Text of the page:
Hi Folks! That’s my London darkroom….
Finally I’ve managed to write this page about my London darkroom, despite many promises that I’ll do that quickly and much eariler 🙂
I’ve found some more time to spend in my “darkroom”, which is in fact my kitchen hehe 😀 What important is, to read books! I’ve read all those which I’ve missed when I was youngster. I mean all Ansel Adams’ books: The Camera, The Negative and The Print. If you add to these Darkroom Cookbook….you’re there!
Here are some pictures from today. I hope you’ll like them as I’ve spent the whole day printing them! 🙂 After reading The Darkroom Cookbook I’ve made a decision to make all my chemicals myself. It’s hard to understand how is to tailor your result by adding some parts of one or other chemical. Changes are visible immediately and effects are stunning.
Have a look below a decide yourself.
Short comparison between standard Ilford paper and Foma warm paper.
These kind of comparisons are very useful when someone is looking for a particular result. It’s often hard to say what the result will be without it. I hope you’ll find it useful.
Here you can see some of my last prints I’ve developed.
I hope you’ll like them. Indeed not all of them are very good as I had more than month of beak from darkroom. I’ve noticed that immediately in quality of my work but I hope I’ll be able to do it better next time!
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I’d like to share with you my experience how is to print pictures by hand in perfect place, which is darkroom. In fact that place in my converted kitchen which is doing well as darkroom along as still a kitchen 🙂
I’m going to show you my pictures,
developed film and prints scanned but WITHOUT any modifictions in Photoshop/Lightroom etc.. Photoshop kills such scanned picture and the whole sense of viewing edited picture that way.
I know I’m right as otherwise how you’d be able to determine if that “effect” has been achieved by my me or by PS? It happened to me many times. I was thinking “this is perfect print” when in real life it was a photoshopped scan.
Anyway, let’s start. 🙂
To prepare that place is that I must blackout all light sources. That’s a bit tricky as light even from a small lamp, street lamp or even moon goes easily into darkroom using every possible way, slits etc.
It is very difficult to cut-off all light sources and in my opinion, this is never ending story so it’d be much better to like this “task” than hate it 😉
It is very dangerous
to wander on photographic shops as you will never know what can happen. Last week I’ve been in sitting in darkroom making prints. My friend, Durst Laborator 900 stopped turning off the light when timer went to 0 seconds on the counter. Hmm what can be wrong… I was thinking. First time I didn’t bother but a few minutes later the same story!
I’ve turned off my stuff and I’ve started to investigate. It turned out that EST 450 power supply is behaving wierdly. It usually becomes very hot and starts to buzzle but it never behaves like that. To not destroy it completely I’ve decided to stop printing that night and start investigation the following day.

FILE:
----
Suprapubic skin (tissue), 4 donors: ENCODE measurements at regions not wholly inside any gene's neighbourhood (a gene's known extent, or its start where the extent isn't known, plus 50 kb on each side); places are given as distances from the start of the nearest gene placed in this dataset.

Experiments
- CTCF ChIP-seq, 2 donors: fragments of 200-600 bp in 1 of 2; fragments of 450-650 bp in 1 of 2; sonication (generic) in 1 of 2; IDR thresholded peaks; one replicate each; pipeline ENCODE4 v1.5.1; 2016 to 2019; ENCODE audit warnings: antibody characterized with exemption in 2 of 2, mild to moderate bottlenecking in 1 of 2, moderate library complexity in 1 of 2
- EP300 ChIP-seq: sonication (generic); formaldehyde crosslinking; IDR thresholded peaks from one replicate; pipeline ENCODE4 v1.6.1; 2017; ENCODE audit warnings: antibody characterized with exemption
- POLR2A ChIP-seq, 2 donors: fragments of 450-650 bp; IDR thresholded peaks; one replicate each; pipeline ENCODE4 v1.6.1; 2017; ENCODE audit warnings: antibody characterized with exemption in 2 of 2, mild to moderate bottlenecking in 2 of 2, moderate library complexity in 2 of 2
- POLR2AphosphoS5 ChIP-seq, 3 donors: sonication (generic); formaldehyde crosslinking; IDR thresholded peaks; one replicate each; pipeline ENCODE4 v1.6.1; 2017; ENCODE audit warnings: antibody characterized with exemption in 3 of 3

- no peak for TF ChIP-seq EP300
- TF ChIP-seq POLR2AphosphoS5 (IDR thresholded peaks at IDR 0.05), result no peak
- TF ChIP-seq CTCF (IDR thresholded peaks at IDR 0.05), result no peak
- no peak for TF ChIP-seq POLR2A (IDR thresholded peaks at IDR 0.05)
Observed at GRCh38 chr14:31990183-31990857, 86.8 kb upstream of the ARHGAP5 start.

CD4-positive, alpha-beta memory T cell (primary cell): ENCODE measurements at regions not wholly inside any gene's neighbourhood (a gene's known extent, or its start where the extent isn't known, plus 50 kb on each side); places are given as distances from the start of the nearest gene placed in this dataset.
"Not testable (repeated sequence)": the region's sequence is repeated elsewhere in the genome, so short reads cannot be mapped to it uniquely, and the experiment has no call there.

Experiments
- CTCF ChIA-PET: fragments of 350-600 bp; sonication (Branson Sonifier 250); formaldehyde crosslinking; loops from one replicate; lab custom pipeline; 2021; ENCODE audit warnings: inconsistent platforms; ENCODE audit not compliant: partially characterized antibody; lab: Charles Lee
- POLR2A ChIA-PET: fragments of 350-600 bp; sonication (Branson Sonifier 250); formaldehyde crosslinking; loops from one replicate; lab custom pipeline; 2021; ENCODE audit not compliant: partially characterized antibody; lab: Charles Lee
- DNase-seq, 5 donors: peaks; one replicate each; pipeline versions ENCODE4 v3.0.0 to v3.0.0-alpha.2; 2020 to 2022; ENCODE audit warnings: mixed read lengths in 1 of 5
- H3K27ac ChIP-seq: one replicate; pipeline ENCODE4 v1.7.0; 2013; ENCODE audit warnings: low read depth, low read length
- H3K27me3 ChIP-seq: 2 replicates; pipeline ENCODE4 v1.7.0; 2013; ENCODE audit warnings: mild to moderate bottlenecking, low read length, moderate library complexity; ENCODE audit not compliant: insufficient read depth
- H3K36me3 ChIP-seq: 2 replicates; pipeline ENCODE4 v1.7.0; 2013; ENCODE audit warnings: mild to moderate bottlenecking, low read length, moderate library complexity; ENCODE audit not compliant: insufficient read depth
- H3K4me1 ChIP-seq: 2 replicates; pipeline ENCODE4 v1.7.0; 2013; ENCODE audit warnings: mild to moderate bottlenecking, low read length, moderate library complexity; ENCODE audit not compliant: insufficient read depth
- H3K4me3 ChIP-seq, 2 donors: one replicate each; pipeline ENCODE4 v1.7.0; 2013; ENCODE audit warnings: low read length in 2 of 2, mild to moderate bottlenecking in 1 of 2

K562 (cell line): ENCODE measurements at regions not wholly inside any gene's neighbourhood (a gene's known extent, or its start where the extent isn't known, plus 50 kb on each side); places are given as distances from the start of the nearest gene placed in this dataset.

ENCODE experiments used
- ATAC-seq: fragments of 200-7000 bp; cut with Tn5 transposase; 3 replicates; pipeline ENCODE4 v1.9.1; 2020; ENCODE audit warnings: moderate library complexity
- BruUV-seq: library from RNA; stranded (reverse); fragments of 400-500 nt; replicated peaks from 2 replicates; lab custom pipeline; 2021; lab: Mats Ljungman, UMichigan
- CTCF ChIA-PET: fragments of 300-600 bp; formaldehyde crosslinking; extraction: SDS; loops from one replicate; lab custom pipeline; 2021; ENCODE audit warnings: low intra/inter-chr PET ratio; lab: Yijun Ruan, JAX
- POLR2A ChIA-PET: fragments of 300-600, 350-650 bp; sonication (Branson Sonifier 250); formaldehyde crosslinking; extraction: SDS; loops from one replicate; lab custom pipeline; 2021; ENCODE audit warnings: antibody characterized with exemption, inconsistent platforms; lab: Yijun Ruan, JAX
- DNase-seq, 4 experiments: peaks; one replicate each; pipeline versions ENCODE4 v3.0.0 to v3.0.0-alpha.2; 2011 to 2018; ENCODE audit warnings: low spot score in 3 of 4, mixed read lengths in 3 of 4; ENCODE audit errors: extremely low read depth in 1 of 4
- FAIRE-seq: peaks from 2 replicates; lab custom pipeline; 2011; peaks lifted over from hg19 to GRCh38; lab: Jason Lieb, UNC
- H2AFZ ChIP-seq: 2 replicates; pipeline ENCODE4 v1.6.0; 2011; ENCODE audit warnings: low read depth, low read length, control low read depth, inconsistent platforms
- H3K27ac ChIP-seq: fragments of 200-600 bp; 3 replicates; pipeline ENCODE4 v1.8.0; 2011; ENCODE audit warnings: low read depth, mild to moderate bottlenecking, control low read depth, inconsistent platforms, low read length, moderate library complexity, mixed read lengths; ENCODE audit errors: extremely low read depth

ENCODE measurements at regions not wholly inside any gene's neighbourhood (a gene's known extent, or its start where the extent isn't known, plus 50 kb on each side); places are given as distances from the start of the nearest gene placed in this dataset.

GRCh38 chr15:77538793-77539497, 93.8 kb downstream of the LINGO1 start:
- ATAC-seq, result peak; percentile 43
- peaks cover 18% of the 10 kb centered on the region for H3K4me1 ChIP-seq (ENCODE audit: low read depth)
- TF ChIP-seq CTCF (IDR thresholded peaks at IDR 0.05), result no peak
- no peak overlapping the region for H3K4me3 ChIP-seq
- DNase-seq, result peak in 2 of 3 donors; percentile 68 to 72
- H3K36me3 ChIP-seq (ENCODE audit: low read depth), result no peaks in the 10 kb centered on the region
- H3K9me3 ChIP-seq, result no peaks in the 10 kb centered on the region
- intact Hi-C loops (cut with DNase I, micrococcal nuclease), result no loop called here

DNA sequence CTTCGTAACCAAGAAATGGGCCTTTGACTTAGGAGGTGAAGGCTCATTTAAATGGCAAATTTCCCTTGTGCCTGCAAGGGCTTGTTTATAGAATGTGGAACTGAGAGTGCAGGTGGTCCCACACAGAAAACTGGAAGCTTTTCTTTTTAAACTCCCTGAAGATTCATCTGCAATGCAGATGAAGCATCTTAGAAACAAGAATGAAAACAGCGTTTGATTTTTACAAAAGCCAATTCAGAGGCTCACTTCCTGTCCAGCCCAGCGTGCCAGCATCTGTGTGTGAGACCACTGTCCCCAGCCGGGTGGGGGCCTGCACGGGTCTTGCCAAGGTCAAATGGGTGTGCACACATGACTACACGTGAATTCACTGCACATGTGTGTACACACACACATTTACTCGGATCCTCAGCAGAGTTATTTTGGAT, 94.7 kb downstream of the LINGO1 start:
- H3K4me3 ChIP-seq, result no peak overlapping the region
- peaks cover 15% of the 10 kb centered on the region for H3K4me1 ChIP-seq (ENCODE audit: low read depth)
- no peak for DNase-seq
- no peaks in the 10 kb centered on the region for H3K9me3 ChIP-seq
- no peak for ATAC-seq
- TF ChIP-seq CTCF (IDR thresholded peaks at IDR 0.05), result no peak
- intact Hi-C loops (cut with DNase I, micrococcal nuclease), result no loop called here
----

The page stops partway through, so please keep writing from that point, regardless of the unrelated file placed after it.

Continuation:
My power supply is
an old piece of complicated electronic device and simply is not able to cope with the work which is ahead of it. I had to send it to the my friend. Mr. Stephen Horowitz who year ago repaired my amplifier. He said he’ll try to repair it. Thanks to guys from Apug.org, who send me electric diagrams of this device and of course thanks Mr. Mehlmann from Durst Germany, who is very helpfull every time!
Coming back to
the wandering accoss photgraphic shops, I’ve met a dream of every darkroom enthusiast – Leitz Focomat IIc! When I entered to the store, it was there…in the middle….big, heavy, dirty! How it was you can see on the below pictures. It is hard to describe how many years were included in this leyers of dirt. On a first glance I’d say around 40!
It took me and my
girlfriend, two hard days and a bottle of Porto wine, to clean it up. After that, all metal elements have been cleaned and showed their original beauty. What is most important is that I got there Focotar II 100mm lens which is top of the all lenses! Literally it is state-of-the-art among enlarger lenses ever made. Very often these lenses, if any of them is on the auction, it disappears within a few minutes!
Below you can see how cleaning process looks like. It is hard work indeed. The plan is, it will be standing proudly next to the younger colleague, Durst L900.
I’m totally happy
that ultimately after cleaning, all mechanisms are working as expected inlcuding autofocus mechanism. The only thing which was broken is a light switch which I’ve managed to buy on Ebay for £18 – not bad I think.
What is great in this enlarger is a constructor’s mind. Please take a look on its drawer where you can place and align properly a single negative frame. To avoid problems the drawer is lit from the bottom! Additionally that frame can be kept in the position using built-in holder. That’s incredible…
And here some more pictures from my darkroom in London of its baseboard before, in the middle of cleaning and after cleaning. It’s enough to say that this enlarger has been “in use”.
…in the middle of work…
Almost cleaned up here with still some marks yet, but no worries – those are wipe up already 😉
Please note that if you’re looking for darkroom in London for hire, you can use Internet (London darkroom ?) in the search or you go straightforwardly to the Photofusion where you can print almost all own negatives.
Some good and interesting information about how good pictures can be you can find here. It is hard to not be surprised seeing all these changes which need to be done to achieve these results!